A Message from Dr. Starr
Established in Being, Perform Action
— Bhagavad Gita
By Deborah R. Starr, Ed.D., Head of School
What is self-reflection? Is it a practice that might benefit an individual? If so, how? An integral part of the High Holy Days is self-reflection. It is an accounting of who we are, what we have done, and how to be better. But, I got to thinking, should it start and end with the Days of Awe? What if we continued with that habit of self-reflection during the whole year?
Self-reflection is a looking inward. It is an examination of one’s own thoughts and feelings. It is introspection. It is a time to look at one’s core values, review one’s own health, consider how we are treating and respecting others, am I engaged in worthy activity, am I making a positive impact on my world and surroundings? Gee, that is a long list and it takes time to do.
Most of us are busy productive people. We have family, work, commitments and chores. Of course, many of us are the family chauffeur to everything and anything, and we do want time to read, vacation, garden and just “be.” How can I now set aside time for this self-reflection? You will set aside the time if you are convinced, as I am that it is important to do so. This time should be specifically focused on questions about your goals, your behavior and your state of mind. Is that being self-centered and selfish? Not if you realize that you are no good to your family, friends and co-workers if you are not yourself in a healthy, focused and generally good place.
This brings me to the fact that self-reflection is a verb, and a verb is “an action word.” The goal of self-reflection is to then perform action. The point is not just narcissistic. We are not just contemplating, reviewing and meditating for the sake of that experience (although meditation might also include having the experience). It is not
just going within; it is using that inward introspection to then act. What kind of actions? Am I using my talents to the fullest? Am I continuously impacting in a positive way on the world around me? Am I helping others? Do I volunteer? Do I tithe? Am I working on making my relationships work and be productive? Do give my time and attention to my family? Do I give my all at work?
I offer another thing to consider. “Researchers have shown that we think more than 50,000 thoughts per day, of which more than half are negative and more than 90% are just repeats from the day before (Wood, 2013). If you don’t make the time and effort to refocus your mind on the positive through introspection, you won’t give yourself the opportunity to grow and develop.” I have read that “to help stay on the right path with your self-reflection, consider asking more “what” questions than “why” questions. “Why” questions can highlight our limitations and stir up negative emotions, while “what” questions help keep us curious and positive about the future (Eurich, 2017).”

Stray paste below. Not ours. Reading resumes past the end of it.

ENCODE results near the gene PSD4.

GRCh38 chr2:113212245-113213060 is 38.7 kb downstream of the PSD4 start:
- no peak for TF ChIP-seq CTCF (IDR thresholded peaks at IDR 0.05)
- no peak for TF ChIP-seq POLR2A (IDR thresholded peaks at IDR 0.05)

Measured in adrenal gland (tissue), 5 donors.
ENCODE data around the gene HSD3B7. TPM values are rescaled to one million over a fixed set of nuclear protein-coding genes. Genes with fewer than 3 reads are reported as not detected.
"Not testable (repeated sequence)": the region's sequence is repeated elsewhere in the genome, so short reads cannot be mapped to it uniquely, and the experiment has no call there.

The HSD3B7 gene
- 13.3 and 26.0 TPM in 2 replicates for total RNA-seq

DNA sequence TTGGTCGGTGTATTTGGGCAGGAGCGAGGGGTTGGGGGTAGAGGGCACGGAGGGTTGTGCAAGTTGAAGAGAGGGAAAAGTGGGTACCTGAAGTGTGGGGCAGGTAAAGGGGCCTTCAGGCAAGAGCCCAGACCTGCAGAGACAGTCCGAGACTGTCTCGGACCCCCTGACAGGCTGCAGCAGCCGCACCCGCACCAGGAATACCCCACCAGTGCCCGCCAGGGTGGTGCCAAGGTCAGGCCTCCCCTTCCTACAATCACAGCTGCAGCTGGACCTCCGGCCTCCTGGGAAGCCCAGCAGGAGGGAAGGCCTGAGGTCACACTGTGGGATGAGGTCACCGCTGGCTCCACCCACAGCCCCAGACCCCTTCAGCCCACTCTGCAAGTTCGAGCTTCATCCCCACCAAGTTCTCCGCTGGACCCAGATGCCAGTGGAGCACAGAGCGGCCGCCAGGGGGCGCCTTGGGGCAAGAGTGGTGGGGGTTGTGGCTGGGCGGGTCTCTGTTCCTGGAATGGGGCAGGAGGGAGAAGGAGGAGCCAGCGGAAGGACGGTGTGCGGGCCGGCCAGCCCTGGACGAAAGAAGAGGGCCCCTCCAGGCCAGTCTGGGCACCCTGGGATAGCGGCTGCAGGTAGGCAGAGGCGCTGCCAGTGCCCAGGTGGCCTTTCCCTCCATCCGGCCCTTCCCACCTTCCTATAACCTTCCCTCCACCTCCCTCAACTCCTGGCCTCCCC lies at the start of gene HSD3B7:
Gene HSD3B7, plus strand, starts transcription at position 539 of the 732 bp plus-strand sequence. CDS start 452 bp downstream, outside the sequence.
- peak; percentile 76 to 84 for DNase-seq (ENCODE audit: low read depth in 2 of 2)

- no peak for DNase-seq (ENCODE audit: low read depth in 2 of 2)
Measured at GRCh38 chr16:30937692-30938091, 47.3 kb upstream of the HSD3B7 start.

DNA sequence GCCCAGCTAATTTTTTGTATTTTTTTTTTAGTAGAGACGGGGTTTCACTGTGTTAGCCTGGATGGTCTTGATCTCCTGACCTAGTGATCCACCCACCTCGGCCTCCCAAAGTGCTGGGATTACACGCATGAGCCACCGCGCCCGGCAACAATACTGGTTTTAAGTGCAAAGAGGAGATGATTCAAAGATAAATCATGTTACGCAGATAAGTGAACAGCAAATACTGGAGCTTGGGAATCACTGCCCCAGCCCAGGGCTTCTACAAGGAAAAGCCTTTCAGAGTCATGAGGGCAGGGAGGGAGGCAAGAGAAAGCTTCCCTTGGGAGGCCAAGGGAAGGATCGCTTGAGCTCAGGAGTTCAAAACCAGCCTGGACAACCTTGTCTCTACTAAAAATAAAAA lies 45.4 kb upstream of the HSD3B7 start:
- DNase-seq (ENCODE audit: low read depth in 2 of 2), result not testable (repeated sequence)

I offer some prompts, from D.K. William, to start your self-reflection (I am sure you can think of many more):
1. Who am I, really?
2. If this were the last day of my life, would I have the same plans for today?
3. Am I holding on to something I need to let go of?
4. What matters most in my life?
5. What am I doing about the things that matter most in my life?
6. Have I done anything lately that’s worth remembering?
7. Have I made someone happy today?
8. What have I given up on?
9. When did I last push the boundaries of my comfort zone?
10. What small act of kindness was I once shown that I will never forget?
11. What do I need to change about myself?
12. How many of my friends would I trust with my life?
13. Who has had the greatest impact on my life?
14. What do I want most in life?
15. What is life asking of me?
16. What have I failed at, but learned an important life lesson?
17. Does it really matter what others think about me?
18. To what degree have I actually controlled the course of my life?
19. What has surprised you the most about your life or life in general?
20. What is one topic you need to learn more about to help you live a more fulfilling life?
Self-reflection is a process. If one recognizes its value, as I do, one needs to make time for it. Ultimately, self-reflection should lead to positive changes on one life–in other words, actions that will benefit the individual and the world around him/her. Keep in mind that self- reflection is an intensely personal process. You may find other ways, besides prompts, to help you self-reflect. Feel free to practice those and hopefully reap healthy, positive, and productive reward.
William, D. K. (n.d.). 30 thought-provoking questions you should ask yourself every day. Lifehack.
Retrieved from Wood, K. (2013). The lost art of introspection: Why you must master yourself. Expert Enough.
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